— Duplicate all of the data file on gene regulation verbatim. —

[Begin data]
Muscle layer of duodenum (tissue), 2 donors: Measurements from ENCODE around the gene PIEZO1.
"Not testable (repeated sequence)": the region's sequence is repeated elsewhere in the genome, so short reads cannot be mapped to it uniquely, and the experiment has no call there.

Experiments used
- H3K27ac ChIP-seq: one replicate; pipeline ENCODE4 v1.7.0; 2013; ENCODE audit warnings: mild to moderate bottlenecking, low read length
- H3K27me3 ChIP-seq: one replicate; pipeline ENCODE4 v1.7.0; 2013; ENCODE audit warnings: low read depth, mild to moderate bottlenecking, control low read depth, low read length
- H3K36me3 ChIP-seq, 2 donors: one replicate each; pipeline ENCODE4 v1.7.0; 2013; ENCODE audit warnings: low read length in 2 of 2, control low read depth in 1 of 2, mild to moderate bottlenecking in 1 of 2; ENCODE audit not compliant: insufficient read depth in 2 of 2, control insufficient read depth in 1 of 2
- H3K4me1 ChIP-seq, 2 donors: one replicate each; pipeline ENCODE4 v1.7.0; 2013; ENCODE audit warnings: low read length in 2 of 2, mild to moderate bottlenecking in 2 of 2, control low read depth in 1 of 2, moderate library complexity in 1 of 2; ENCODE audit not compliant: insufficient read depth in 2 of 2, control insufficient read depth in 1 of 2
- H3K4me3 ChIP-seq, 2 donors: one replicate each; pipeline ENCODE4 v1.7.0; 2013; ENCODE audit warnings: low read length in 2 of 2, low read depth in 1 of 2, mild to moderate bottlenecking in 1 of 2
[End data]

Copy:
Muscle layer of duodenum (tissue), 2 donors: Measurements from ENCODE around the gene PIEZO1.
"Not testable (repeated sequence)": the region's sequence is repeated elsewhere in the genome, so short reads cannot be mapped to it uniquely, and the experiment has no call there.

Experiments used
- H3K27ac ChIP-seq: one replicate; pipeline ENCODE4 v1.7.0; 2013; ENCODE audit warnings: mild to moderate bottlenecking, low read length
- H3K27me3 ChIP-seq: one replicate; pipeline ENCODE4 v1.7.0; 2013; ENCODE audit warnings: low read depth, mild to moderate bottlenecking, control low read depth, low read length
- H3K36me3 ChIP-seq, 2 donors: one replicate each; pipeline ENCODE4 v1.7.0; 2013; ENCODE audit warnings: low read length in 2 of 2, control low read depth in 1 of 2, mild to moderate bottlenecking in 1 of 2; ENCODE audit not compliant: insufficient read depth in 2 of 2, control insufficient read depth in 1 of 2
- H3K4me1 ChIP-seq, 2 donors: one replicate each; pipeline ENCODE4 v1.7.0; 2013; ENCODE audit warnings: low read length in 2 of 2, mild to moderate bottlenecking in 2 of 2, control low read depth in 1 of 2, moderate library complexity in 1 of 2; ENCODE audit not compliant: insufficient read depth in 2 of 2, control insufficient read depth in 1 of 2
- H3K4me3 ChIP-seq, 2 donors: one replicate each; pipeline ENCODE4 v1.7.0; 2013; ENCODE audit warnings: low read length in 2 of 2, low read depth in 1 of 2, mild to moderate bottlenecking in 1 of 2